Dusting Off the Old Ones was published in 1961 by W. B. Clarke, Miles City, Montana.
The Remount Depot -- Fort Keogh
Last week we quoted from a Chamber of Commerce bulletin titled "In the Heart of the Yellowstone" and today we will quote a story also from the hand of our good friend, "Buck" Buchanan, but from another publication, and it is titled as we have this story headed.

"This is Uncle Sam's horse ranch where they break horses for the army. It is a sort of concentration camp way out here in the center of the greatest horse country in America, maintained by the War Department and where horses are brought from all over the west and put through their paces. When a western horse comes in off the range and has never been touched by human hands since he was branded as a colt, he's chock full of ginger and pep. The average western horse wrangler breaks in his new mount by man-handling him with quirt and spur, but Uncle Sam doesn't approve of this method and the horse must be gentled according to the rules and regulations as laid down by the War Department or the brute isn't considered fit for service. So, almost any day you can see the cowpunchers at Keogh handling big, snorty cavalry mounts like they were sick kittens. Although this is an army station, the only soldiers here are the commanding officer and an orderly or so. The employees are all civilians and the wranglers are cowpunchers and expert riders. The eastern tourist looking for real western atmosphere can find it here to his heart's content, for the latter day cowboy or buckeroo is a very picturesque individual in his colored chaps, his big Stetson and his fancy rigging. There are more than one hundred civilians employed at the post in various capacities and all of the buildings are occupied.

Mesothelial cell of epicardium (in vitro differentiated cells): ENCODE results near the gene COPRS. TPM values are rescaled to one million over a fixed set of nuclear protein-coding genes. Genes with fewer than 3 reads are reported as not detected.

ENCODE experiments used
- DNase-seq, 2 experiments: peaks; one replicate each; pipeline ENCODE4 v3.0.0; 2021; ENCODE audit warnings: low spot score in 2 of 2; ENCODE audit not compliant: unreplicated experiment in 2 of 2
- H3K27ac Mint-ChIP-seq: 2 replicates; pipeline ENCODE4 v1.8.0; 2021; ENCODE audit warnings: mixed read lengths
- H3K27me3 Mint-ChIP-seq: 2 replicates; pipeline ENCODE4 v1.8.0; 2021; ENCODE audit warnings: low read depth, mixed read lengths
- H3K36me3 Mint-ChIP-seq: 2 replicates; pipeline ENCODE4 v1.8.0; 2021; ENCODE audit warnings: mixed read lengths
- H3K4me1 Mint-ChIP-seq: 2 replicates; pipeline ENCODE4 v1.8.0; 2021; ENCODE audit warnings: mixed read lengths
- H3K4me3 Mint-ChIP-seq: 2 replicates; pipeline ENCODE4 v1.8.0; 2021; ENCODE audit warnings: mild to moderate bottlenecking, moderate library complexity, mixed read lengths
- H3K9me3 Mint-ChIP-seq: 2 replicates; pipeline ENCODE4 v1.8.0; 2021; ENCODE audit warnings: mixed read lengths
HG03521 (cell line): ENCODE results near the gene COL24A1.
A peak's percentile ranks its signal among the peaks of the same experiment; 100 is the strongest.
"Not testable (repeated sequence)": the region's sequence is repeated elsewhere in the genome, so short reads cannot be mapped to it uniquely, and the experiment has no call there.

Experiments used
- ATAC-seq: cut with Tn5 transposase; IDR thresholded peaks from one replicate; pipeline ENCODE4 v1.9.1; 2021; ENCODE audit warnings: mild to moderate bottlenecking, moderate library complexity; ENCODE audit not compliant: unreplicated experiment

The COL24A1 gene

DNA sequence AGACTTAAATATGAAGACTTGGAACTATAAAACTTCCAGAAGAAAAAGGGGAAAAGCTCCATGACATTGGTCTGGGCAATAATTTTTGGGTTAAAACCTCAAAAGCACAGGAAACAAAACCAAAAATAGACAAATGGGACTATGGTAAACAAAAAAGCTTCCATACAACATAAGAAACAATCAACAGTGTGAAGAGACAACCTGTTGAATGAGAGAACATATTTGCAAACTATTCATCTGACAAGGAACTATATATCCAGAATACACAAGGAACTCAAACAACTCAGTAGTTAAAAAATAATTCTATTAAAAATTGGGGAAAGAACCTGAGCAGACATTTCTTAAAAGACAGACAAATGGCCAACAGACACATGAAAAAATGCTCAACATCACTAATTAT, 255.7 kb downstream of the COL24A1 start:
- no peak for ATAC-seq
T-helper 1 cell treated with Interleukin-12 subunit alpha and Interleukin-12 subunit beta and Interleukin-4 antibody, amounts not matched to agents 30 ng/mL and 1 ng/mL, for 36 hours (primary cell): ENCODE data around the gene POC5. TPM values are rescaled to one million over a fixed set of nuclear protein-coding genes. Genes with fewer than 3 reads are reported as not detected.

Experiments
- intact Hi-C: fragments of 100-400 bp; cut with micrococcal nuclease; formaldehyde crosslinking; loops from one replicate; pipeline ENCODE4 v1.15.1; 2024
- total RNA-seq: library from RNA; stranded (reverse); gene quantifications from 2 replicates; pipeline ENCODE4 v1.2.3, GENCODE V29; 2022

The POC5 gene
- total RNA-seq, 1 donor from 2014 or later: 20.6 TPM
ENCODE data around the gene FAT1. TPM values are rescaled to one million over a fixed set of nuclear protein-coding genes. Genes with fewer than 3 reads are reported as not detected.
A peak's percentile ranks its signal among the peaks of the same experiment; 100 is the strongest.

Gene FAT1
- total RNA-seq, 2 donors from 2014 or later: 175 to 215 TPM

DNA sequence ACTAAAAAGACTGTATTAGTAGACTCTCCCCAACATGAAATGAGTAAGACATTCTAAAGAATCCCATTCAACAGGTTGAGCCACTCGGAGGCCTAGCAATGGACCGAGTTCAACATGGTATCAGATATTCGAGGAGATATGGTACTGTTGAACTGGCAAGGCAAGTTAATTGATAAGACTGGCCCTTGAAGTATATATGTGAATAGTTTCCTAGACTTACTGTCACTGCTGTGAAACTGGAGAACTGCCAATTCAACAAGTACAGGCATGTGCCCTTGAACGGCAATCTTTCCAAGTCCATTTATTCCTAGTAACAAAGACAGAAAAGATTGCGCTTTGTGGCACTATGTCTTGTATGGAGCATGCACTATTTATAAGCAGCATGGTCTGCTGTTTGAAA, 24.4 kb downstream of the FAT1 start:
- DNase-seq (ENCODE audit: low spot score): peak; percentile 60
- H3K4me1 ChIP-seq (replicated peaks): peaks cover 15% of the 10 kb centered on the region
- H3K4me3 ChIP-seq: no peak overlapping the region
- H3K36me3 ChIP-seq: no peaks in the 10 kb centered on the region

The Remount Depot is a very important factor commercially. The Military Reservation which is now used as a range for horses, is ten miles square, 100 square miles of about 64,000 acres--quite a sizable horse ranch; in fact, the largest in the United States. There are only two other Remount Depots in the United States, neither of which approaches Fort Keogh in size. In conjunction with the training of horses, Captain Van Lear, the commanding officer, operates a very extensive farm and the fodder crop materially reduces the operating expenses of the institution."